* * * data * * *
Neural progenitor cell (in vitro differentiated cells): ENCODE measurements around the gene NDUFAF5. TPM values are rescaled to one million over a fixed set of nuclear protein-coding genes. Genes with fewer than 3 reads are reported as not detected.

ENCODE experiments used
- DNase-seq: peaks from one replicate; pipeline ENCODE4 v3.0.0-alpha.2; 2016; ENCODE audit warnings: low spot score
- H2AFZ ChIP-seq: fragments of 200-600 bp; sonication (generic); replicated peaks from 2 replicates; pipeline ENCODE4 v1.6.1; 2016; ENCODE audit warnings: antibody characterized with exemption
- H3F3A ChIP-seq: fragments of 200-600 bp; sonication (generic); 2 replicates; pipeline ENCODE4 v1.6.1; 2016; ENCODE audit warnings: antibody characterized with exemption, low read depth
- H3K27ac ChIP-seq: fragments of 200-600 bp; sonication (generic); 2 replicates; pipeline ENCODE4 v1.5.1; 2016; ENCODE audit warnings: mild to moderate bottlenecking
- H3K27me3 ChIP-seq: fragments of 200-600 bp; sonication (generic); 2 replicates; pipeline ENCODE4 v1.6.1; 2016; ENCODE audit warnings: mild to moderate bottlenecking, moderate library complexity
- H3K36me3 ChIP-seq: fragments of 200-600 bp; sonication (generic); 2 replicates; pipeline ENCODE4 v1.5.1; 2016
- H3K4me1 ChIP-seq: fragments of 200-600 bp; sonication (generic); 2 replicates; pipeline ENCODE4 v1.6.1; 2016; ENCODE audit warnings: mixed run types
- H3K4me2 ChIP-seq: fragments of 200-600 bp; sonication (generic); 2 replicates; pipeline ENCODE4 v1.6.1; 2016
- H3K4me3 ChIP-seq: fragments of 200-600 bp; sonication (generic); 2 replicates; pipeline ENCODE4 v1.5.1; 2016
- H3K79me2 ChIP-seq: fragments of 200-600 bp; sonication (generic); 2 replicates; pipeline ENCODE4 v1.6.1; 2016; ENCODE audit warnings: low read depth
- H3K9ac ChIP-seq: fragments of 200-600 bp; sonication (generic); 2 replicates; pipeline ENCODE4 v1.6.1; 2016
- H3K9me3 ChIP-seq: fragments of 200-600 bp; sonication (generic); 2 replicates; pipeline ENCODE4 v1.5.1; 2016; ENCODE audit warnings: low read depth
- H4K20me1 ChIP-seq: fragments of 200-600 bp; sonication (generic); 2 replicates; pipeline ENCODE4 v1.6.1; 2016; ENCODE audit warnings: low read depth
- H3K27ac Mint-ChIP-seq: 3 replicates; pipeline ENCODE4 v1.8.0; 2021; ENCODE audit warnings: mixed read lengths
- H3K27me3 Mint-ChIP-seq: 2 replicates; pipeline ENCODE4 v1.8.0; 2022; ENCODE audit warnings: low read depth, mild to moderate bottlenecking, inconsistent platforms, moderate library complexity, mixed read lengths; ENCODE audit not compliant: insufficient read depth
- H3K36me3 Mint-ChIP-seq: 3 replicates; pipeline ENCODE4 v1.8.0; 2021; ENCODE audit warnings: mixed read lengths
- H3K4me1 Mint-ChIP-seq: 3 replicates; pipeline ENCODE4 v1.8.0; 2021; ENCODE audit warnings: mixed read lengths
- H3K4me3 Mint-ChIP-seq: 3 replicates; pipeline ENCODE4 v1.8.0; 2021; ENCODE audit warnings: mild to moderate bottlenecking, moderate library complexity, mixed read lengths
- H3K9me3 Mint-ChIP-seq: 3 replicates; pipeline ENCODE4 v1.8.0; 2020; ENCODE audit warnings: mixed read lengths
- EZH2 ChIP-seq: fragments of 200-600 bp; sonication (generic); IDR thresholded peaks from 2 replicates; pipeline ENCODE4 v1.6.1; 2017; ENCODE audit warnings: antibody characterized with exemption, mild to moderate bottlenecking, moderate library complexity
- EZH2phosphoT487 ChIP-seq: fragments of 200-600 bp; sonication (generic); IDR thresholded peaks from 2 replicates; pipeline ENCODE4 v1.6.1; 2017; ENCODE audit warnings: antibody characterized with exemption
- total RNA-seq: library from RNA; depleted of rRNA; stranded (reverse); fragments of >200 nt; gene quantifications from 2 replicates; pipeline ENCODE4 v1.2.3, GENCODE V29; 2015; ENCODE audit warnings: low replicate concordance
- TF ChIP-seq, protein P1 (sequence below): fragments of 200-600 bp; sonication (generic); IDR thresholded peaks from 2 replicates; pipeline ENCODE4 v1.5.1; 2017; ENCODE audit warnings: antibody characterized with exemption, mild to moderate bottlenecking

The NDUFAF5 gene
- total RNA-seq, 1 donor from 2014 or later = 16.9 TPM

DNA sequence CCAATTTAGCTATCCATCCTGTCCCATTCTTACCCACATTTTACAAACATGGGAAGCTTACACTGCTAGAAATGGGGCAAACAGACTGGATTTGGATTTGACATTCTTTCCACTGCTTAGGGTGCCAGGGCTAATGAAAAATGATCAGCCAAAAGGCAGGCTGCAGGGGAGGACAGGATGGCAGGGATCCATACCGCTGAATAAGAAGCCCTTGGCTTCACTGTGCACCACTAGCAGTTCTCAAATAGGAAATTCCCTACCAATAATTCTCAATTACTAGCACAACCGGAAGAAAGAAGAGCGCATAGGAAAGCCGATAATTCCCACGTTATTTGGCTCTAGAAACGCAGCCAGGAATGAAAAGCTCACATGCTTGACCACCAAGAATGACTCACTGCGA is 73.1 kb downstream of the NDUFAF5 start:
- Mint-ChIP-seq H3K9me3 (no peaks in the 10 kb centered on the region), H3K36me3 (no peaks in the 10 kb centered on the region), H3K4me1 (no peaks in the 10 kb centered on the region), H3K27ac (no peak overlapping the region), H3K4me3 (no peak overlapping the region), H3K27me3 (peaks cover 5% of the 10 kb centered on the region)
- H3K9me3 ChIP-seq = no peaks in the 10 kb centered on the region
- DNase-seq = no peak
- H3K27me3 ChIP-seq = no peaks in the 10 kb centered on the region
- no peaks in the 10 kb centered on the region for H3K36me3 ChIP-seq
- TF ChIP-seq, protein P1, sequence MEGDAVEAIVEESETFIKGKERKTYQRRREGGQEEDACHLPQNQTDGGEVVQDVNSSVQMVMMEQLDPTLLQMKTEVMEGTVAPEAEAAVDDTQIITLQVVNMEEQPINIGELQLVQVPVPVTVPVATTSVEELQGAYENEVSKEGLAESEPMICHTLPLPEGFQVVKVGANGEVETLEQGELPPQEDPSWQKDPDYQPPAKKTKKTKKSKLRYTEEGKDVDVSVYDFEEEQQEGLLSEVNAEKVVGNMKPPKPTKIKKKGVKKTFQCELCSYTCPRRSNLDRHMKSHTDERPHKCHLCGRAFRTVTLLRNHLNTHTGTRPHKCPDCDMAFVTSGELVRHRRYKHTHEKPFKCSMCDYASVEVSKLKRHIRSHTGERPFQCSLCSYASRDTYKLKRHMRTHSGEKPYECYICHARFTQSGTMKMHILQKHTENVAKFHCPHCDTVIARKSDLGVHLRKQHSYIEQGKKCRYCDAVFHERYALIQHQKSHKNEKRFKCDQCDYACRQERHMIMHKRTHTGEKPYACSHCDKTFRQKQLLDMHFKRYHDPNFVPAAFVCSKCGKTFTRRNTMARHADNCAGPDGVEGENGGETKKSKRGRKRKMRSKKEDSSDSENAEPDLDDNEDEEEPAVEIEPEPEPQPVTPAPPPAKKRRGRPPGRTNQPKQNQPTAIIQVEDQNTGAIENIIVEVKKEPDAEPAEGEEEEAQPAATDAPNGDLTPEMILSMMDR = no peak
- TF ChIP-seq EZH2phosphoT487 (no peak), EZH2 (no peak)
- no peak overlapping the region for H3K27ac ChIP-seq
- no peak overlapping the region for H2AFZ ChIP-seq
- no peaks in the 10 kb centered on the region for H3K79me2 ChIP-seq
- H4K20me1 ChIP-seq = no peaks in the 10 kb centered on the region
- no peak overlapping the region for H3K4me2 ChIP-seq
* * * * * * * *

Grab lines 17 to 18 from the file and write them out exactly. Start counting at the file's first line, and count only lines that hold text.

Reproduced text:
- H3K27me3 Mint-ChIP-seq: 2 replicates; pipeline ENCODE4 v1.8.0; 2022; ENCODE audit warnings: low read depth, mild to moderate bottlenecking, inconsistent platforms, moderate library complexity, mixed read lengths; ENCODE audit not compliant: insufficient read depth
- H3K36me3 Mint-ChIP-seq: 3 replicates; pipeline ENCODE4 v1.8.0; 2021; ENCODE audit warnings: mixed read lengths